Mon, 18 Jan 2021 15:18:53 GMT
The latest climate models from the Intergovernmental Panel on Climate Change project that the world described by Vivaldi will have changed dramatically by 2050 unless we act now on global warming.
The score has been altered using the latest climate modelling data from the IPCC report’s RCP 8.5 future scenario, which assumes no concerted effort to restrict greenhouse gas emissions.
Using a sophisticated algorithm, a musical design system has been created. Music theory is combined with climate modelling to generate local variations of Vivaldi’s original composition for the year 2050. The algorithm alters the score to account for predicted changes in rainfall, biodiversity and extreme weather events as laid out in the IPCC’s report.
A passage in summer that originally represented a peaceful afternoon nap is now an anxiety-filled dream in a time where wildfires, food insecurity, and other disasters will become increasingly common. In the composition for Shanghai, there’s no music at all. If emissions grow at the highest levels, the low-lying city is likely to be underwater by 2050.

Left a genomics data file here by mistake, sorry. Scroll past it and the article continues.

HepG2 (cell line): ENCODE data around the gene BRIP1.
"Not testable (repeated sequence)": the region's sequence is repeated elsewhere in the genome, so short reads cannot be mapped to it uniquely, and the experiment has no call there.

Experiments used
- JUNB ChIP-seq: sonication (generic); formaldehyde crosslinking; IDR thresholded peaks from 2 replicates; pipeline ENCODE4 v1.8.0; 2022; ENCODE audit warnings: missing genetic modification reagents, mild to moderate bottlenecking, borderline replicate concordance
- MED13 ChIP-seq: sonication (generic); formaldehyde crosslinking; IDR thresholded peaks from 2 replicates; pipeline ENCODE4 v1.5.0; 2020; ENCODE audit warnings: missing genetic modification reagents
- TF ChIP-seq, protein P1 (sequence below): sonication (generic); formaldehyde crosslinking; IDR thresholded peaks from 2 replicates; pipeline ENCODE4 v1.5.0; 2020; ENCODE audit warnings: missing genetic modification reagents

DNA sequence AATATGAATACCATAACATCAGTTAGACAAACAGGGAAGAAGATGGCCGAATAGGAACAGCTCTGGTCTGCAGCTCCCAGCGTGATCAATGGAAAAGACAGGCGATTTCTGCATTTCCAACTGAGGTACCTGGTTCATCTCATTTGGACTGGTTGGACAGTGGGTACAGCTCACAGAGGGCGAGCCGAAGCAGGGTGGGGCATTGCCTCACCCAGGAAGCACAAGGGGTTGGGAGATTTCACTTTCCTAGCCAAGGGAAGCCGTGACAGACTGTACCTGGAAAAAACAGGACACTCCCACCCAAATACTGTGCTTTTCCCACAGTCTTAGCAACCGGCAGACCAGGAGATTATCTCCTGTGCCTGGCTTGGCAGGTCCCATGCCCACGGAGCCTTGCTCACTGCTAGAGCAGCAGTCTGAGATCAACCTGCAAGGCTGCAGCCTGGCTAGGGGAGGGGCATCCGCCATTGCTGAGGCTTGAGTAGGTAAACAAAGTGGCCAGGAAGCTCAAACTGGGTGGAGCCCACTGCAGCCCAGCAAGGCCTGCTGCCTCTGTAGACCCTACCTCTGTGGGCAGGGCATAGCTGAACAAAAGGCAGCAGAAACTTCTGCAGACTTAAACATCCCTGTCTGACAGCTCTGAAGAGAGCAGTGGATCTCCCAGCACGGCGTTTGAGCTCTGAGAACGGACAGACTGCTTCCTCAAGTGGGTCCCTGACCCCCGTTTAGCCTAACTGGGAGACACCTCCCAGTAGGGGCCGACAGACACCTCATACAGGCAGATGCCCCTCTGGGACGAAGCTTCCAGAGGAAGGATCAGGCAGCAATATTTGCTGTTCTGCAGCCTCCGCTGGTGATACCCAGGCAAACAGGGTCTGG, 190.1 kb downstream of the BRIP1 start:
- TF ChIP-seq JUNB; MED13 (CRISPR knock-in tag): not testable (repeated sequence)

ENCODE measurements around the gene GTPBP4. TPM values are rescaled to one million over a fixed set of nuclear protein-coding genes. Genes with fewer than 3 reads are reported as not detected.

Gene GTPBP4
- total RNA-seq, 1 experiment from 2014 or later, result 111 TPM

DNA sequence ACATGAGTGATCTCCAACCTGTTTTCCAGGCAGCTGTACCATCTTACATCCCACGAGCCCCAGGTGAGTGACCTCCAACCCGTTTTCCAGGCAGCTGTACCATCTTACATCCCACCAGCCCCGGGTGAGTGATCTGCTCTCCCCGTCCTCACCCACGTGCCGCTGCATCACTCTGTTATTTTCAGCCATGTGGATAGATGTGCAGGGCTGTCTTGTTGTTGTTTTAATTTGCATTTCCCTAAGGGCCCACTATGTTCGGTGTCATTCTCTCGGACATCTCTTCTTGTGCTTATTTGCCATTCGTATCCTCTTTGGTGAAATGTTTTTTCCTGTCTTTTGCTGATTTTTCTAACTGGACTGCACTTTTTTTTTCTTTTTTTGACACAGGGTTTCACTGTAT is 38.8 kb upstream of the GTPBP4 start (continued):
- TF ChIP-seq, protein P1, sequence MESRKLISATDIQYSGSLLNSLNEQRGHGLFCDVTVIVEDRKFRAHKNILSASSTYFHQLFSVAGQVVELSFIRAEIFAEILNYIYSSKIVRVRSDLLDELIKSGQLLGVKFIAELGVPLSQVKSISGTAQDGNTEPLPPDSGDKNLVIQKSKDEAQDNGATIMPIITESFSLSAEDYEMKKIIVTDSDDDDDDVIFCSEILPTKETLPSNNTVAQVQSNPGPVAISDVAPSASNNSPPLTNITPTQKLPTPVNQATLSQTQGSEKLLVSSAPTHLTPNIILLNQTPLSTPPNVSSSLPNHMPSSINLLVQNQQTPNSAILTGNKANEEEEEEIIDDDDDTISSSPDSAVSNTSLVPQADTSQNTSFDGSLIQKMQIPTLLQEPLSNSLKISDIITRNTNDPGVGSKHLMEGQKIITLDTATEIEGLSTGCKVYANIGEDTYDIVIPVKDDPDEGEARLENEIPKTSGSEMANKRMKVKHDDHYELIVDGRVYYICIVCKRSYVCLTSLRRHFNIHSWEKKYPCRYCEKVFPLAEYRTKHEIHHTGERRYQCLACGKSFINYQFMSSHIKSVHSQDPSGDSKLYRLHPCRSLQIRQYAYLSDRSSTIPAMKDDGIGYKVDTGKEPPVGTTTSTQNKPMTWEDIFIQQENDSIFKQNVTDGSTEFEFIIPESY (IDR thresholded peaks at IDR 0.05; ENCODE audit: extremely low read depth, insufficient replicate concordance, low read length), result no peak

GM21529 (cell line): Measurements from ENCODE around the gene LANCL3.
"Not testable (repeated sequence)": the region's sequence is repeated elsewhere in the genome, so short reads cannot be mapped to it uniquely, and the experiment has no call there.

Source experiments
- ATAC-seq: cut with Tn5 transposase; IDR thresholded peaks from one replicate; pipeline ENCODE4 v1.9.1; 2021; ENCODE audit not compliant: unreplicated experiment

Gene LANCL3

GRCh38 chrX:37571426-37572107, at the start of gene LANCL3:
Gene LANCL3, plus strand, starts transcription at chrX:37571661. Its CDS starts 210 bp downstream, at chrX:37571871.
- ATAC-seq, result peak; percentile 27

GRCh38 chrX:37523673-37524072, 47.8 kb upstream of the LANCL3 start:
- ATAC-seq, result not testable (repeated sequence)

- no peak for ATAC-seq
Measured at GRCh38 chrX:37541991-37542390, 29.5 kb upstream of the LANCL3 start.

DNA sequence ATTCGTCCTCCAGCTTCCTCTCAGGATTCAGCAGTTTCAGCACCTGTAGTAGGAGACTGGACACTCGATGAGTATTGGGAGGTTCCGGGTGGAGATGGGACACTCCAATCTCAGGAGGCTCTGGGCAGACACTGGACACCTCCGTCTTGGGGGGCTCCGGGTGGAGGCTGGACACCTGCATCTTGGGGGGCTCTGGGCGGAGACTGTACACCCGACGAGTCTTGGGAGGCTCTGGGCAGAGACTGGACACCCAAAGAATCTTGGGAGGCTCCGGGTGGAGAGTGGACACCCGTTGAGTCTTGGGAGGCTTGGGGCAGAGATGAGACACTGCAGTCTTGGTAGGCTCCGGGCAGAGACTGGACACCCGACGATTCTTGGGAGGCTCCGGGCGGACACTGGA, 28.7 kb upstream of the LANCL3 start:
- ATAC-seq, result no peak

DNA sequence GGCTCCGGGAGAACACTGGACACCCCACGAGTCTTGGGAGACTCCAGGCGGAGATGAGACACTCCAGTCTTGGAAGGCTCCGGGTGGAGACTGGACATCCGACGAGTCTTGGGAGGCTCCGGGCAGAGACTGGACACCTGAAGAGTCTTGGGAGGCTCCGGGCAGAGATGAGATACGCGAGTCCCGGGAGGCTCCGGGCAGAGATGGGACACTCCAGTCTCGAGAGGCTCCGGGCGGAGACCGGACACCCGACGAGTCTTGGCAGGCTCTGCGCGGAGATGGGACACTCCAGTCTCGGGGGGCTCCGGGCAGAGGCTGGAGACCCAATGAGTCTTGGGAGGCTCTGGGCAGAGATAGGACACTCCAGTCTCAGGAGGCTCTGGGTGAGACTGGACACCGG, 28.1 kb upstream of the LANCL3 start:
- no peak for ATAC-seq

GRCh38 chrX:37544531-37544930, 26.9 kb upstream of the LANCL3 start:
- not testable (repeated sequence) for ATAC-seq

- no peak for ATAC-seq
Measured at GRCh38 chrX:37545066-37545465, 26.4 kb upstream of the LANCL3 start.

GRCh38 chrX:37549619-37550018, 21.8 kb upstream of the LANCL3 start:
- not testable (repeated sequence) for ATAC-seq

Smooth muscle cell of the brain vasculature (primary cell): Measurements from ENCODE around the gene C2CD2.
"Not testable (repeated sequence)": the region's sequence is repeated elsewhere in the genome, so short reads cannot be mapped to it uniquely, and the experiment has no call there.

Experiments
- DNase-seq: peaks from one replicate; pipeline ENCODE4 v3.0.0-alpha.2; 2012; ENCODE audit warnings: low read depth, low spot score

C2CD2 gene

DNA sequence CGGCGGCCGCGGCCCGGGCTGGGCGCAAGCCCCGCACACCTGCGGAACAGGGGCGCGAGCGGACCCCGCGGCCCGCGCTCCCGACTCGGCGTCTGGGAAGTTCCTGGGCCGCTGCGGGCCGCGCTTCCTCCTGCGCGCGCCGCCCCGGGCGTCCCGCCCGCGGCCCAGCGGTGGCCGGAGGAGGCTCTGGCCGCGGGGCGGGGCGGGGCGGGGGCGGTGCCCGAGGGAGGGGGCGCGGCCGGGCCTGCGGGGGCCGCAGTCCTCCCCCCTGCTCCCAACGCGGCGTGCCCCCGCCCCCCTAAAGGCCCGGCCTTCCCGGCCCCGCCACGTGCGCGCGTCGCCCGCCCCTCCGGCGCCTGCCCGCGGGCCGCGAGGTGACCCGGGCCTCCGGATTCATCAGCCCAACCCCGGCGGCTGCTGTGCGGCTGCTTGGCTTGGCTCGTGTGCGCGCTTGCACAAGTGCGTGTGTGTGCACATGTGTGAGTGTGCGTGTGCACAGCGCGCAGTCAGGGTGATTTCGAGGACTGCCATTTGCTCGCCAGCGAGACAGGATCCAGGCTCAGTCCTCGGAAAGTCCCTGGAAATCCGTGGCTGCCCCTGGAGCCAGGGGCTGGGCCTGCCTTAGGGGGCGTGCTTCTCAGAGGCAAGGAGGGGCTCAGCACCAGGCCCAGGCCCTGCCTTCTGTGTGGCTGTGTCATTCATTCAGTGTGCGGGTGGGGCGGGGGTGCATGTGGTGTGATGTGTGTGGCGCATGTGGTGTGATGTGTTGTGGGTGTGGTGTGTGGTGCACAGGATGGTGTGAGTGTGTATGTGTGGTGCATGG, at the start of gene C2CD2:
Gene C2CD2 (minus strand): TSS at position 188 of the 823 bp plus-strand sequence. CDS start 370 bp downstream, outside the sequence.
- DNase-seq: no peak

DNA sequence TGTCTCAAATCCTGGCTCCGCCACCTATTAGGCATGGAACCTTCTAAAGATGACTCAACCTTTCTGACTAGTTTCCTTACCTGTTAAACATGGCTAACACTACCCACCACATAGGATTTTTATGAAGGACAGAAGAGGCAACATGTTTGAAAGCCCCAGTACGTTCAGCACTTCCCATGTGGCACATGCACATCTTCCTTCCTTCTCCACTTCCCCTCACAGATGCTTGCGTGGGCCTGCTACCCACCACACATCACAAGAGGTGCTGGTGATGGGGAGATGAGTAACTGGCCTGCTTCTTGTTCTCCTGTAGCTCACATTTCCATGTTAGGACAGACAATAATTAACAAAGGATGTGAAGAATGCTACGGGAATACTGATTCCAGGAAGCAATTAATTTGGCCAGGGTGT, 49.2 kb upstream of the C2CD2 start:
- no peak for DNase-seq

Launching with a performance by the Sydney Symphony Orchestra at the 2021 Sydney Festival, a localised variation of The [Uncertain] Four Seasons has been released for every orchestra in the world. Musicians are encouraged to perform their variation for audiences worldwide in the lead up to the 2021 UN Climate Change Conference.
The compositions transpose knowledge into feeling, evoking a new sense for what a climate-changed planet would mean for humanity. How diverse the impacts will be: from longer and drier droughts to more intense storm seasons, and the complete disappearance of the landscape itself.
James Goldie, Climate Scientist, MCCCRH
“Our teams are always looking at the world differently. The [Uncertain] Four Seasons is our desperate attempt to show climate data in a new way that people will not only understand, but feel. We’ve all watched the documentaries and seen the graphs – our hope is that by reflecting the risks of climate change in music we can help people experience what a radically new aesthetic and lived experience might feel like.”
Tim Devine, Executive Creative Director, AKQAAKQA UK, 2 years ago